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BUSINESS & MEDIA May 2007
 
Goodbye cash ?
by Marija BARIC

Why coins and bank notes are becoming an endangered species.

If you do not have a mobile phone yet, it is high time you get one since these devices are about to revolutionise our daily life. Soon the day might come when you will need one to buy a loaf of bread or a pint of milk.

Credit and debit card use has increased dramatically over the last 20 years, while cash transactions have been declining. However, UK banks and retailers still spend an estimated £4bn a year on running cash transactions. It should come as no surprise that they should try to find cheaper alternatives.
This is why mobile phones are now encroaching on the traditional territory of credit cards. In London, the daily Congestion Charge, a train ticket, a newspaper, or a cup of coffee can now be purchased via a mobile phone. And the list is about to expand. No need to queue in front of a cash machine, and definitely no need to carry a cheque book around. Soon all you will need for a day out will be your mobile phone.

Later this year, mobile phones companies will launch the so-called smart-card technology on the British market. Based on the "the nearfield communication" technology (the NFC) which, once inbuilt into a mobile phone, the "smart-card" reacts when it is near or in contact with a reader. The NFC device is then activated and enables the transaction. The NFC technology can be placed into all kinds of mobile phones at a very small cost. When the customer is about to pay, he or she receives a SMS text message sent by a separate payment system. The customer must then reply by typing in his or her personal PIN number-- is all that is needed before the account is automatically debited. This technology is much cheaper to operate than credit cards and cash, and according to analysts, more consumer- friendly.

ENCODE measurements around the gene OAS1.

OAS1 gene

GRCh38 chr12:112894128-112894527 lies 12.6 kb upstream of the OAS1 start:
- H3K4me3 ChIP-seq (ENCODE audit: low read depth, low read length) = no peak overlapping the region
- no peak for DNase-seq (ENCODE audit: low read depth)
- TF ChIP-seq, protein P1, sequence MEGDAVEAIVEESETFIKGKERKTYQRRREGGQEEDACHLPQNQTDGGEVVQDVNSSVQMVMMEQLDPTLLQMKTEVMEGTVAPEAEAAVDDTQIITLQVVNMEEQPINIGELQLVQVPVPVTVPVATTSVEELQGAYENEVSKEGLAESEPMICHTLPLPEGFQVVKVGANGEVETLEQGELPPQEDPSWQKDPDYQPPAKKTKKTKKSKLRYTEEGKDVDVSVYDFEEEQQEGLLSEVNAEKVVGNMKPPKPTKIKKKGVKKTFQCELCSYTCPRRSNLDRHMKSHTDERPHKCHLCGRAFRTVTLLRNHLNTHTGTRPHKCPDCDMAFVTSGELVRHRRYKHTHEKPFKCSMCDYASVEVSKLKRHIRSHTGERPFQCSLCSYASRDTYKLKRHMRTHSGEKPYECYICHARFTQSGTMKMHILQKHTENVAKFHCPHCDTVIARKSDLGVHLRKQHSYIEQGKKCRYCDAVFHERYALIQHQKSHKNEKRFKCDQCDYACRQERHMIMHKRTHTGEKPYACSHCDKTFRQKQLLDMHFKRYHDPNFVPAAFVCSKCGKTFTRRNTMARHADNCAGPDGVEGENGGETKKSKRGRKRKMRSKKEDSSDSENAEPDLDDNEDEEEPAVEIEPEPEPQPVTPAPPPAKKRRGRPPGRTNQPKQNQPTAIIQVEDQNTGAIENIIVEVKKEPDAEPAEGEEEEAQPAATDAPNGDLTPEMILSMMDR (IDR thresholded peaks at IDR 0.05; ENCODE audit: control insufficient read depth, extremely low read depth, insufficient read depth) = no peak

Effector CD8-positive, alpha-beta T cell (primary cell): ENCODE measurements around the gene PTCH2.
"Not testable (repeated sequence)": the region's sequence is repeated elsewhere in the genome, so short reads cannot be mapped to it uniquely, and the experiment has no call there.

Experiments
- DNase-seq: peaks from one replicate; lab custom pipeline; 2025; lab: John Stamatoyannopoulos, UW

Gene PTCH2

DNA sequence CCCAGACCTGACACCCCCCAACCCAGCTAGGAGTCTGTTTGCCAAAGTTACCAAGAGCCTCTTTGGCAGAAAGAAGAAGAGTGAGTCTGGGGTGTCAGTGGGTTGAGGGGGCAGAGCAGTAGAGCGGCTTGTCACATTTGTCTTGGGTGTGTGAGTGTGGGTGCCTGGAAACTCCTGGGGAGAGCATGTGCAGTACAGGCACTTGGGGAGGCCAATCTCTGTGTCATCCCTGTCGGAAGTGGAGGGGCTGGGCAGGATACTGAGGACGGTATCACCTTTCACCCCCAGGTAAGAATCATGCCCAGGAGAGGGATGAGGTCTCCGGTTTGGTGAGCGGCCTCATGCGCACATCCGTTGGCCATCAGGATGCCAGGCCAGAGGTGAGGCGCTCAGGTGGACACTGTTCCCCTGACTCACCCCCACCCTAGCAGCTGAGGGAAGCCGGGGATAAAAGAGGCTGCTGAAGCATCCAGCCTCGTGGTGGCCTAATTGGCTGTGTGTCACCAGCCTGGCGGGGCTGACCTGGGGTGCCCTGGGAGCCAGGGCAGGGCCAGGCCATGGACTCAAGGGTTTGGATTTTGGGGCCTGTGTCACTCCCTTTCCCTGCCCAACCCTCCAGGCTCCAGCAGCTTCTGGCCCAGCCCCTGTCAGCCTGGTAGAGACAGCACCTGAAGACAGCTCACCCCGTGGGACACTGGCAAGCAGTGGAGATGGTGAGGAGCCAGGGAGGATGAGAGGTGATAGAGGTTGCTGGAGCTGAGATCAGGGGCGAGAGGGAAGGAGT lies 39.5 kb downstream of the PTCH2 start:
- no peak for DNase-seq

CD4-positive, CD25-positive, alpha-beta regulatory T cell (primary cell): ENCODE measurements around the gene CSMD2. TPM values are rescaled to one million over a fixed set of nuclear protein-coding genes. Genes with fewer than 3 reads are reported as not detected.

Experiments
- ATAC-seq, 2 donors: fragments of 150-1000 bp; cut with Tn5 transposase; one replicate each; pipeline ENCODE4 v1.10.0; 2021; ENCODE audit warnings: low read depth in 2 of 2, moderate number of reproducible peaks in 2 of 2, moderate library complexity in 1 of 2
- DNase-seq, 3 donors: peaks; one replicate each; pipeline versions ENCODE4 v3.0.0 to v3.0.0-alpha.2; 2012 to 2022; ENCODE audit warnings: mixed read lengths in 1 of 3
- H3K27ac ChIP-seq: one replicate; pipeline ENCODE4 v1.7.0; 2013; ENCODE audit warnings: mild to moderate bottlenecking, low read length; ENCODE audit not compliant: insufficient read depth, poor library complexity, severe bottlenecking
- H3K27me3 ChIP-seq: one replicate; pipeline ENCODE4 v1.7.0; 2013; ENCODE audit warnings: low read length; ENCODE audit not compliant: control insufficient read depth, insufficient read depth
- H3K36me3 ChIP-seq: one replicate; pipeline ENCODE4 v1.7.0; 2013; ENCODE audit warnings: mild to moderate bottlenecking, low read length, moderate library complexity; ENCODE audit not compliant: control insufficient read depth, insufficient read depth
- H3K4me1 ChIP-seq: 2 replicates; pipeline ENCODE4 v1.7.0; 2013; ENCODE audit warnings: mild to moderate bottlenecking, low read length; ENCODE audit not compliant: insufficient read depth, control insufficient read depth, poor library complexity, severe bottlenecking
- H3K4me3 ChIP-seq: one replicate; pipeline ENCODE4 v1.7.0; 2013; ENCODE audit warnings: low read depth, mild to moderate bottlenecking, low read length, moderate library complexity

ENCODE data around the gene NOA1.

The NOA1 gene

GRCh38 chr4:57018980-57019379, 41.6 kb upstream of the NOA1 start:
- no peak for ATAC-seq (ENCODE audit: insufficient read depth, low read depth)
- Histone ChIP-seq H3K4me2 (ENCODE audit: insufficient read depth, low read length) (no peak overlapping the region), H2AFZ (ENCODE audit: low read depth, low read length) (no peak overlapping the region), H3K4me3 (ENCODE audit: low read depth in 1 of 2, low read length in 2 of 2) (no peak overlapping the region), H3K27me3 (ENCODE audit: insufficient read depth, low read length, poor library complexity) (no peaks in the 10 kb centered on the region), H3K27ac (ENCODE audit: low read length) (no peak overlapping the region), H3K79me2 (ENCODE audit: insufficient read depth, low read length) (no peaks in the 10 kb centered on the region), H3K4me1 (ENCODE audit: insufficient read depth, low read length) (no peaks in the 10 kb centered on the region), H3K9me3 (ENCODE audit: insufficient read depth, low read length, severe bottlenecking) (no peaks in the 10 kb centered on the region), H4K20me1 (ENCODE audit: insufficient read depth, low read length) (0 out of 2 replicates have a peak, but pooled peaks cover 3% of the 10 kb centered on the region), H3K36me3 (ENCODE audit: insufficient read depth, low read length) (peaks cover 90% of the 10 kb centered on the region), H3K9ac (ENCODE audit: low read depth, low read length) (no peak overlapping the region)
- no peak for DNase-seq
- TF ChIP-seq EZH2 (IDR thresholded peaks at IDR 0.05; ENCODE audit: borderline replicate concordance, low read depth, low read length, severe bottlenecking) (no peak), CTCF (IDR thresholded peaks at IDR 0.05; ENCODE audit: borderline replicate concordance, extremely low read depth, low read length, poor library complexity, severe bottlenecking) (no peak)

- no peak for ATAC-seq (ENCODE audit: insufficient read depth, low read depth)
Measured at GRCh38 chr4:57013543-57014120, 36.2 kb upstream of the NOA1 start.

Such contactless card payments have been on trial in Scandinavia and Asia. Consumers will eventually decide if they feel comfortable and safe using them. Specialists are optimistic; according to Jemma Smith of Apacs, the UK payments association , : "Two-thirds of all personal payments are still made in cash, but that's in terms of volume, not value. There's a huge gap in the market for new ways of paying for things, and there are a number of ways that the gap is being filled," according to Jemma Smith of Apacs, the UK payments association.*



Sources : "A cash call," The Economist 17-23 February 2007.
* "How chips and cards will put paid to coins," The Independent 11 April 2007.

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